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Investors in Twitter seem to be happy with the board of directors rebuffing Elon Musk’s $54.20/share bid for the company, driving the shares up 7.5% on 4/18 to $48.45, although the stock is still 10.6% below the $54.20/share offer which is currently on the table.
Although the board of directors of Twitter
Inc. didn’t outright reject Elon Musk’s $41.4 billion offer to buy the company, they did buy themselves some time by issuing a press release on Friday stating that the Board of Directors unanimously adopted a shareholder rights plan through April 14, 2023.
Also known as a “Poison Pill”, the Rights Plan gives existing shareholders the right to buy shares at the then-current exercise price, additional shares of common stock having a then-current market value of twice the exercise price of the right should Musk or anyone else buy shares on the open market consisting of 15% or more of Twitter’s outstanding stock without board approval.
However, Musk was likely expecting to be rebuffed and in fact said at a Ted Talk on Thursday that he has a “Plan B” if his offer is rejected. The Twitter Board is still reviewing the offer.
One potential plan would be to team up with three other friendly investors who could each buy 15% of the company and oust the board of directors. They could not act as a group, as the poison pill would kick in at that point, but if they were four different investors interested in a change of strategy for the company this could certainly be a strategy.
One potential investor in this scenario is Thoma Bravo LP, which is said to be running the numbers to see if they might make a competing bid to Musk’s. Other private equity companies are also kicking the tires. It’s unlikely that Musk would just walk away from making a play for Twitter after making such a bold move as he did on Thursday.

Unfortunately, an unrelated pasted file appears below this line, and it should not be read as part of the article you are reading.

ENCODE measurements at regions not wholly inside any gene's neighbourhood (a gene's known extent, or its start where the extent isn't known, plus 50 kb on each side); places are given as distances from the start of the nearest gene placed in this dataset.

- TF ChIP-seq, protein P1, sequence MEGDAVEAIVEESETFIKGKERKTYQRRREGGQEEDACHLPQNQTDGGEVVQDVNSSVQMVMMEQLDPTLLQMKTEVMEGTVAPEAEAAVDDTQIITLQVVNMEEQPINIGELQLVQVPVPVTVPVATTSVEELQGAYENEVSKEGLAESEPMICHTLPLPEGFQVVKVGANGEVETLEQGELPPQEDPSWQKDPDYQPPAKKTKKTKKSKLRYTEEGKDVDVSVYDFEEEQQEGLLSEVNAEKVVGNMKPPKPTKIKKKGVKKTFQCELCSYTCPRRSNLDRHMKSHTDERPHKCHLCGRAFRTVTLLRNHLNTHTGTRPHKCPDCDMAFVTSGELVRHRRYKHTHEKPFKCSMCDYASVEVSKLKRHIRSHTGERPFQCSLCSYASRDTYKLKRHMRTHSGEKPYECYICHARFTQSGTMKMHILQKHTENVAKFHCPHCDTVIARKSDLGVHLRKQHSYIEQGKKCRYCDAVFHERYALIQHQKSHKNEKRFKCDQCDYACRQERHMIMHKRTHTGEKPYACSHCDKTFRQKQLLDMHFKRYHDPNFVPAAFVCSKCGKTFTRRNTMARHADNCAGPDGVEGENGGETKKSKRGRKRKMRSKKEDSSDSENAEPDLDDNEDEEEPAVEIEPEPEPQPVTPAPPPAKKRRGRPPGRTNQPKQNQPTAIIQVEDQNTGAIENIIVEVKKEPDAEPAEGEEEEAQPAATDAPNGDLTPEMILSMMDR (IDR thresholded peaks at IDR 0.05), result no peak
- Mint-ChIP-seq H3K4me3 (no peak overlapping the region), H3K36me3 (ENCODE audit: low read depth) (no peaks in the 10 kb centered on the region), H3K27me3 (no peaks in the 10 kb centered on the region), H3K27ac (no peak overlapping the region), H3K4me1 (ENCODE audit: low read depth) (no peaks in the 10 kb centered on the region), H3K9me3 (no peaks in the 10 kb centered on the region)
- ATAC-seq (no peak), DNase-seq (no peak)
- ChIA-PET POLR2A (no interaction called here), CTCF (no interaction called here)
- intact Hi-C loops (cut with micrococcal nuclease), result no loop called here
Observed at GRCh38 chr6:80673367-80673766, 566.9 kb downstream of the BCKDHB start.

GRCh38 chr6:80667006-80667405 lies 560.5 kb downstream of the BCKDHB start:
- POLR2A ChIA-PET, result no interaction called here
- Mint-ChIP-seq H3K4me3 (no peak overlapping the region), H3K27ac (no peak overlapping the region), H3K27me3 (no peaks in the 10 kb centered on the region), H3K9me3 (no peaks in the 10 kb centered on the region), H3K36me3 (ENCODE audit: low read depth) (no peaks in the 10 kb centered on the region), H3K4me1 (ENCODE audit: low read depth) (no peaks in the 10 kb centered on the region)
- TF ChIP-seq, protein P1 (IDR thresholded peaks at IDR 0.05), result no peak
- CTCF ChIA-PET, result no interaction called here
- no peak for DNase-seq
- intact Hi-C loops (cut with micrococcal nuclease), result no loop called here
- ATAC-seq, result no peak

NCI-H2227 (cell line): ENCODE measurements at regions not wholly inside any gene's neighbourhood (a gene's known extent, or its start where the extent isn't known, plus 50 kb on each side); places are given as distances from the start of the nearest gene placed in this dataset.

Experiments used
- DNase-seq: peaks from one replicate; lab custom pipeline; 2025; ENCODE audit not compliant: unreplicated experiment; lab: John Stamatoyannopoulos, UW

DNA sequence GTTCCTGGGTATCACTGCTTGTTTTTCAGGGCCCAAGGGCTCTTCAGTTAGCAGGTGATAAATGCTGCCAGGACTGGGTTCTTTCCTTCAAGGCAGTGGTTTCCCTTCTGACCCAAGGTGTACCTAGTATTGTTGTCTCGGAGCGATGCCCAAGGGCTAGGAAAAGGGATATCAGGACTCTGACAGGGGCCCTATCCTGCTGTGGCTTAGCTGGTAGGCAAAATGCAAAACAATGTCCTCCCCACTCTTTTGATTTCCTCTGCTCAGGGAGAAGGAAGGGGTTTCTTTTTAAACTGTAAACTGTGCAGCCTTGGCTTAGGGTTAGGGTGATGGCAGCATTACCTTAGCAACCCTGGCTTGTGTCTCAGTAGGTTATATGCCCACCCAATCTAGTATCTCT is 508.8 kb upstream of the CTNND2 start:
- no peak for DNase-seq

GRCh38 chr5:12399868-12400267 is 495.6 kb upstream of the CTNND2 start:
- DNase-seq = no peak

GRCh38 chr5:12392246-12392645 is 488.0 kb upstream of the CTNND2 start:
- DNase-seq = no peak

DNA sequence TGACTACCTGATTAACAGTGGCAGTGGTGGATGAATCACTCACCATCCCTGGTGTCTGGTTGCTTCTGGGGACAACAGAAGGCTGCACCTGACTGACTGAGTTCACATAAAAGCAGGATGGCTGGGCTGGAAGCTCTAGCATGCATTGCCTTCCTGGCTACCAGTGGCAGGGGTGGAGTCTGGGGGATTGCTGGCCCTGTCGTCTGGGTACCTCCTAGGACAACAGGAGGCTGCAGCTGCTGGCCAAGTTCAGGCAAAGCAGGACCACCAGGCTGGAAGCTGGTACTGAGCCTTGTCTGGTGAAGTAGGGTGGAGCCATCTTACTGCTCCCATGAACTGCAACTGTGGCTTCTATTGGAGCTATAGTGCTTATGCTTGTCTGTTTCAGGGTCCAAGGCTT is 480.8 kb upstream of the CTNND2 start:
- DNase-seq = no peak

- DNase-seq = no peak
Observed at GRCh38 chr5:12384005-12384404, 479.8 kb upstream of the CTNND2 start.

Another possible investor is Apollo Global who, according to the Wall Street Journal 4/18, has held discussions with Musk about backing his bid for Twitter or providing equity and or debt to Thoma Bravo and team up with them for a run at the company.
It seems ironic that major publications like The Wall Street Journal are questioning how Musk would finance this transaction given that Forbes put out our list of the wealthiest people on Friday 4/15 and Elon Musk topped the list with a net worth of $127 billion. Granted, it’s not liquid, but Morgan Stanley
would surely be able to cobble together enough investors to make the deal happen given Musk’s net worth.
Musk has at least one supporter on Twitter’s Board of Directors—co-founder and former Twitter CEO Jack Dorsey, who criticized the Board in a number of tweets. He is currently on the Twitter board but has plans to leave in late May when his term expires. Musk tweeted that with Dorsey stepping down in May “The Twitter board collectively owns almost no shares! Objectively their economic interest are simply not aligned with shareholders.”
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